in this parish of her son king Egbert, founded A MONASTERY here, which she finished and got well endowed for seventy-seven nuns, whom she placed in it,
king Egbert himself adding several lands to it, and she
became herself the first abbess. Soon after which,
about the year 675, she resigned her government of it
to her daughter Ermenilda, who became the second
abbess, and then retired, in the year 699, to the Isle of
Ely, to the monastery there, over which her sister
Etheldred presided. (fn. 1)
During the times of the Danish invasions, the religious of this monastery were subject to continual instances of cruelty and oppression, and at last their house
was in a great measure destroyed by them, and the nuns
dispersed. In which situation it seems nearly to have
remained till the reign of the Conqueror, who, on the
prioress of the nunnery of Newington near Sittingborne having been strangled in her bed, consiscated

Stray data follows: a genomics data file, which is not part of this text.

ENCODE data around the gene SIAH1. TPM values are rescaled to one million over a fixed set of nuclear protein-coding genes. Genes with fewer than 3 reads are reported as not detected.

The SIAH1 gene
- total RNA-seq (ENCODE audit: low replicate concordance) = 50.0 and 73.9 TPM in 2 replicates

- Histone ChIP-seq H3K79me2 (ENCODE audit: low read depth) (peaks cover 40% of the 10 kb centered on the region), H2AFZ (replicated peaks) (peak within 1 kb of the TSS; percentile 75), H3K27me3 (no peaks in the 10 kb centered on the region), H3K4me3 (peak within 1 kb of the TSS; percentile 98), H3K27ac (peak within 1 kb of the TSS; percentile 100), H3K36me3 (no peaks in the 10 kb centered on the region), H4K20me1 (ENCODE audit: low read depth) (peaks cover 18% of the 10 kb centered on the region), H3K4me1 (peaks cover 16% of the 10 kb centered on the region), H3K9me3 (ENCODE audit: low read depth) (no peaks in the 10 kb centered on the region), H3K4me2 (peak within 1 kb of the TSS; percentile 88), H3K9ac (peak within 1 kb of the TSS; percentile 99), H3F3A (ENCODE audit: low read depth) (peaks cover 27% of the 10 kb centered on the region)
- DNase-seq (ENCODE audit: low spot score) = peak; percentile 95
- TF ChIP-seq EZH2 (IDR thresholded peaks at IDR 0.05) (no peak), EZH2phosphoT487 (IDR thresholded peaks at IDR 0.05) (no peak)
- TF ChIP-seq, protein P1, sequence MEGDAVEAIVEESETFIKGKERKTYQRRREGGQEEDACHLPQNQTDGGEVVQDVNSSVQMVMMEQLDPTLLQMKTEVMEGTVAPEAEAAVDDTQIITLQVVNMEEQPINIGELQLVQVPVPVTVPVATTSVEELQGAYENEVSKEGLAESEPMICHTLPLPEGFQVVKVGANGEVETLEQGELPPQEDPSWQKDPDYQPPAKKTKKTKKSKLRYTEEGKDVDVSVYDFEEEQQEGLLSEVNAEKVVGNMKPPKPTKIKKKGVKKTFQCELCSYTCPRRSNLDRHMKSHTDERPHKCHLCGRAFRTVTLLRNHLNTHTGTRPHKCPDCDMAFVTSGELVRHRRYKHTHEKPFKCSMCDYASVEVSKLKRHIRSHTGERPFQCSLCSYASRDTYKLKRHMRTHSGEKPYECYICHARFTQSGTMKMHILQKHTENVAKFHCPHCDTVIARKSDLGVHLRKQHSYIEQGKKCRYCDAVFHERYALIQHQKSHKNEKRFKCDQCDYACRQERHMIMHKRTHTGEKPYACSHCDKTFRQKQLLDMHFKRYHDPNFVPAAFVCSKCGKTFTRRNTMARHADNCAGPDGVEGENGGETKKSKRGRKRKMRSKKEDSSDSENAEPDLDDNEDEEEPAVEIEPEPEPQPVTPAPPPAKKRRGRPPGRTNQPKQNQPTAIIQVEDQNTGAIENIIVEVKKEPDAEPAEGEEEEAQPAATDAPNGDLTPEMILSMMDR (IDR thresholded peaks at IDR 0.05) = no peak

their possessions, and removed the few remaining nuns
to this ruinated monastery, which continued but in a
very mean condition till the year 1130, when it was reedified and replenished with Benedictine nuns, by
archbishop Corboil, and dedicated to St. Mary and St.
In the 8th year of king Richard II. anno 1384, the
temporalities of this monastery were valued at 66 l. 8s.
and the spiritualities at 73l. 6s. 8d. Total 139l. 14s. 8d.
In the 27th year of king Henry VIII. an act having
passed for the suppression of all religious houses, whose
revenues did not amount to the clear yearly value of
two hundred pounds, this monastery, whose revenues
amounted to no more than 129l. 7s. 10½d. annual re
venue, or 122l. 14s. 6d. clear yearly income, being
then ten pounds less than they were near two hundred
years before, was surrendered up to the king, at which